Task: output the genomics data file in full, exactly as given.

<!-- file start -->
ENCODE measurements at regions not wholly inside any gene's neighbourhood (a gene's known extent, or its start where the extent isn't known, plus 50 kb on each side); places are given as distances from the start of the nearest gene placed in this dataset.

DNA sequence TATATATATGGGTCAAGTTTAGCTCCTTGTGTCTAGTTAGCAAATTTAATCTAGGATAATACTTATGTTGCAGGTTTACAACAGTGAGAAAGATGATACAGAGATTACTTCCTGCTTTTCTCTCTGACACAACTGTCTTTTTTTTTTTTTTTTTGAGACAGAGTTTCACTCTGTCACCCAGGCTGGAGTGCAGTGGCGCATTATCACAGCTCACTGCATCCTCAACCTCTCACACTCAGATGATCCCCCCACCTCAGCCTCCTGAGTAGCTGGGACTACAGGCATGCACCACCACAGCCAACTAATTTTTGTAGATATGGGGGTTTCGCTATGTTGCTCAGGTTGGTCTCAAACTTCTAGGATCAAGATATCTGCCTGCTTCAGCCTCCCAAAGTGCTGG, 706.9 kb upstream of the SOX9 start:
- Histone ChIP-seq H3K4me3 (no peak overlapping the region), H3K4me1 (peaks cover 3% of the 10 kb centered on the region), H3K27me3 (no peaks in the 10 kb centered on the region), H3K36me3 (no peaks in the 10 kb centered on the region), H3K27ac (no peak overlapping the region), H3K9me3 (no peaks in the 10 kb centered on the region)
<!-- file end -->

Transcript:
ENCODE measurements at regions not wholly inside any gene's neighbourhood (a gene's known extent, or its start where the extent isn't known, plus 50 kb on each side); places are given as distances from the start of the nearest gene placed in this dataset.

DNA sequence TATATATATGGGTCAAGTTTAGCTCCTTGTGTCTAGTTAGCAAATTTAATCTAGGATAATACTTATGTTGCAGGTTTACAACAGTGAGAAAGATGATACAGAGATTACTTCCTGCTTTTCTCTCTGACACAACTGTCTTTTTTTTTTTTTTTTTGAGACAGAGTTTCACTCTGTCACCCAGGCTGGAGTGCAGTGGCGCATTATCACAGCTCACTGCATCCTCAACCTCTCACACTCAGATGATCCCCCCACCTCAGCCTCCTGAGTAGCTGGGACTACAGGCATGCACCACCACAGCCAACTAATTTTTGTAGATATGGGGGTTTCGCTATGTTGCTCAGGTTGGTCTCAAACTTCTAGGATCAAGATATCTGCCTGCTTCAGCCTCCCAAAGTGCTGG, 706.9 kb upstream of the SOX9 start:
- Histone ChIP-seq H3K4me3 (no peak overlapping the region), H3K4me1 (peaks cover 3% of the 10 kb centered on the region), H3K27me3 (no peaks in the 10 kb centered on the region), H3K36me3 (no peaks in the 10 kb centered on the region), H3K27ac (no peak overlapping the region), H3K9me3 (no peaks in the 10 kb centered on the region)